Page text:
The ''Pineapple Express'' happens when warm air and lots of moisture are transported from the Central Pacific, near Hawaii, to the Eastern Pacific Ocean. An animation of satellite imagery from NOAA's GOES-West satellite showed the stream of clouds associated with that moisture from Dec. 9 to Dec. 12, 2014 and brought rain and snow to the western U.S.
A wide-field movie by NOAA's GOES-West satellite shows the Pineapple Express' stream of clouds and moisture that created violent rain storms in California, record rainfall, landslides and flash flooding in the San Francisco area. The video was created by NASA/NOAA's GOES Project at NASA's Goddard Space Flight Center in Greenbelt, Maryland.
On Dec. 11, the storm system generated winds gusts that damaged homes in Lake Tahoe area, and rain and snow in Northern California. Whiteouts were reported the Sierra Nevada Mountains. Oregon and Washington State also experienced rain and snow.
Bill Patzert, climatologist for NASA's Jet Propulsion Laboratory in Pasadena, California said, "After three years of punishing drought, Californians are shaken by this second December 'Pineapple Express' enhanced soaker. The storm did some damage, but it is also moving through California quickly and will probably not be a record-breaker."
Patzert compared this 'Express' to the storms of December 2010, when 10.23 inches of rain fell in Los Angeles from Dec. 6 to 29, causing massive flooding. "Those storms just kept coming. It was memorable," he said. "This storm was like a 12-hour event. That was a 12-day event."
The International Space Station-RapidScat instrument captured wind data near central California's coast on Dec. 12 at 01:43 UTC (5:43 p.m. PST, Dec. 11). The RapidScat image showed sustained winds of 30 meters per second/67 mph just off-shore from the San Francisco area.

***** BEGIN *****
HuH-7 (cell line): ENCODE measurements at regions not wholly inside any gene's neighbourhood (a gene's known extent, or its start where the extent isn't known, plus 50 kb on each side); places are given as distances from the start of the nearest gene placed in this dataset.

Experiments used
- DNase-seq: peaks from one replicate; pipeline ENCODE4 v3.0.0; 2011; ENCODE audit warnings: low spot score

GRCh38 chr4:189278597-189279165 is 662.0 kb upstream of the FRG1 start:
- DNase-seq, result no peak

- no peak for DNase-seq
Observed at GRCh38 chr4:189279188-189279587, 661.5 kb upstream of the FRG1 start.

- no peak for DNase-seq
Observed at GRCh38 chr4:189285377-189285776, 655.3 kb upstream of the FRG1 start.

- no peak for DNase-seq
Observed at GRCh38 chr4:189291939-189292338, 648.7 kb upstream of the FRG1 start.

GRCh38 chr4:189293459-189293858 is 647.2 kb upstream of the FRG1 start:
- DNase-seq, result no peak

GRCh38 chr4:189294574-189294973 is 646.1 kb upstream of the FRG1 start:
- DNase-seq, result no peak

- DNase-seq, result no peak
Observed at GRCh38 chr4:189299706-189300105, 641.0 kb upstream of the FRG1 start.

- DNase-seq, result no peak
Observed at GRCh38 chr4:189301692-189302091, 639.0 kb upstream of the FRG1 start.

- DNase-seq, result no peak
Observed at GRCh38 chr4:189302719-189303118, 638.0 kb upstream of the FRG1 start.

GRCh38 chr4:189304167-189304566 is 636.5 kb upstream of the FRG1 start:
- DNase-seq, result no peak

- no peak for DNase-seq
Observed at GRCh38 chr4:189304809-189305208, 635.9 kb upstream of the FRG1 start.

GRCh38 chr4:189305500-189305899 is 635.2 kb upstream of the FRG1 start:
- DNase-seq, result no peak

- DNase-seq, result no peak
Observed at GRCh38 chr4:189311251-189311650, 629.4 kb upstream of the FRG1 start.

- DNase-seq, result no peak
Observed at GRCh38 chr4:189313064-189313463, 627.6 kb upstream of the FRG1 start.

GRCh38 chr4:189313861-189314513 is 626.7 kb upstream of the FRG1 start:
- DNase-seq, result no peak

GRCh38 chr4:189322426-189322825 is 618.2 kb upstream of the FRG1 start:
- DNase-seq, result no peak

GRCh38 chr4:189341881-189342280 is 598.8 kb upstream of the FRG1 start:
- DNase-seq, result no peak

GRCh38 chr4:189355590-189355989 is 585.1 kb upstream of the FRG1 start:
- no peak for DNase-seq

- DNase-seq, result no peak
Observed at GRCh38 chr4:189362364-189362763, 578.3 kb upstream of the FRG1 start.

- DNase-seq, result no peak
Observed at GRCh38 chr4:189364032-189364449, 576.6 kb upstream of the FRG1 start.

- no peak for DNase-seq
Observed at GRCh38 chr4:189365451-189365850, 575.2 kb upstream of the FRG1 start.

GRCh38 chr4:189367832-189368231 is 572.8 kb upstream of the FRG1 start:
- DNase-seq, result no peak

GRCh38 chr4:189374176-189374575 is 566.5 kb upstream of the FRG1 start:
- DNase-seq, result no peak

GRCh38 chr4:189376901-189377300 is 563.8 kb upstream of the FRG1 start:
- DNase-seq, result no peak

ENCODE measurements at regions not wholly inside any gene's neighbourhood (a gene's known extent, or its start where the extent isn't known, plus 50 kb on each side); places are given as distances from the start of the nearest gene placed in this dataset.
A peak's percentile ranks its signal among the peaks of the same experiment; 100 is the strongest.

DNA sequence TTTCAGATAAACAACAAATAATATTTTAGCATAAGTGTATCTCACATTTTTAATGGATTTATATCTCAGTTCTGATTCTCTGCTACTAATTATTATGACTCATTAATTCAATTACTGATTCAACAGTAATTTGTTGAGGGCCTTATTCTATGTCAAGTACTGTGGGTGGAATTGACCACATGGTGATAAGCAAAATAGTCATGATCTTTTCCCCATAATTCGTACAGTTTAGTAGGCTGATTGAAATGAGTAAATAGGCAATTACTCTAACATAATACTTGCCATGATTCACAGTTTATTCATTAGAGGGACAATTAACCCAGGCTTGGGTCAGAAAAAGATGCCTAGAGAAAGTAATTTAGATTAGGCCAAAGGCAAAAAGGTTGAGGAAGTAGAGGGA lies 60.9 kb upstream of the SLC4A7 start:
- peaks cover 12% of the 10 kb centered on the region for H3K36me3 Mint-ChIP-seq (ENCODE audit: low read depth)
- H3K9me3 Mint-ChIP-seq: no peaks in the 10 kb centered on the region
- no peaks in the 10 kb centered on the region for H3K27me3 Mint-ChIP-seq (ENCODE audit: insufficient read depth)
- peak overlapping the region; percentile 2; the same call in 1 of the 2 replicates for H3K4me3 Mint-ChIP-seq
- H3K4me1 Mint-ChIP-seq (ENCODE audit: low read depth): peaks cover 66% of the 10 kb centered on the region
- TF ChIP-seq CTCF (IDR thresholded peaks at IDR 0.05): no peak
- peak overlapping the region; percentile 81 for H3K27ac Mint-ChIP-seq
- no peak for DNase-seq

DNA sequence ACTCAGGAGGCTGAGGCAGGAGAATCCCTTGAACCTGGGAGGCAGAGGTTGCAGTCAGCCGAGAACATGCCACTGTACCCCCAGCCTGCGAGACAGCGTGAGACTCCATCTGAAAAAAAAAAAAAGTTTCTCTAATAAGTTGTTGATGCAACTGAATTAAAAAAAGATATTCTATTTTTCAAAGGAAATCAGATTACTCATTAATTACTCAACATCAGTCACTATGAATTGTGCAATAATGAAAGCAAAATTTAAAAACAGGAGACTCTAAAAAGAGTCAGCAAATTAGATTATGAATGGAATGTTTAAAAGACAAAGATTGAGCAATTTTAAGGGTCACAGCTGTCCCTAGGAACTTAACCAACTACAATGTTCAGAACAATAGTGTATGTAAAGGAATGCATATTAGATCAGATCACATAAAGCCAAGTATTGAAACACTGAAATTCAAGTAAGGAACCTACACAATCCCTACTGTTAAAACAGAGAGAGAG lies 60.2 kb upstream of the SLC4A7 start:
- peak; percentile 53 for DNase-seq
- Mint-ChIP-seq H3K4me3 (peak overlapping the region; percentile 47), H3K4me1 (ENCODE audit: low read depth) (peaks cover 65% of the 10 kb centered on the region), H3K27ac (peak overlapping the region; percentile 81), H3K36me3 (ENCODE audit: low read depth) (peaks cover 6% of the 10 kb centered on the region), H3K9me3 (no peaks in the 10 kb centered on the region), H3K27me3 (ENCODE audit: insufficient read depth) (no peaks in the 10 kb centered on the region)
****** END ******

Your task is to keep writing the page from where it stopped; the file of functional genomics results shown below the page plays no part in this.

On Dec. 12 at 3:48 a.m. EST, NOAA's National Weather Service Weather Prediction Center (NPC) in College Park, Maryland issued a short range forecast discussion about the Pineapple Express.
NPC noted: A strong Pacific storm will continue moving through the western states through the weekend. Impacts will include heavy precipitation, including mountain snows affecting travelers, strong, damaging winds, flash flooding, mud and debris flows, mainstem river flooding and damaging high surf. Thunderstorms and waterspouts are possible Friday in California and just off the coast.
From Los Angeles to San Diego and points south on Dec. 12, an Urban and Small Stream Flood Advisory is in effect. In addition a high surf advisory in effect for southwest California beaches through Saturday.
Patzert said the greatest upside of the recent storms were for the northern and central Sierras, where places like Southern California get much of their water. "They¹re definitely getting snow," he said. "The snow season is getting off to a fast start and that's a huge plus regarding drought relief."
GOES satellites provide the kind of continuous monitoring necessary for intensive data analysis. Geostationary describes an orbit in which a satellite is always in the same position with respect to the rotating Earth. This allows GOES to hover continuously over one position on Earth's surface, appearing stationary. As a result, GOES provide a constant vigil for the atmospheric "triggers" for severe weather conditions such as tornadoes, flash floods, hail storms and hurricanes.
For updated information about the storm system, visit NOAA's National Weather Service website: http://www.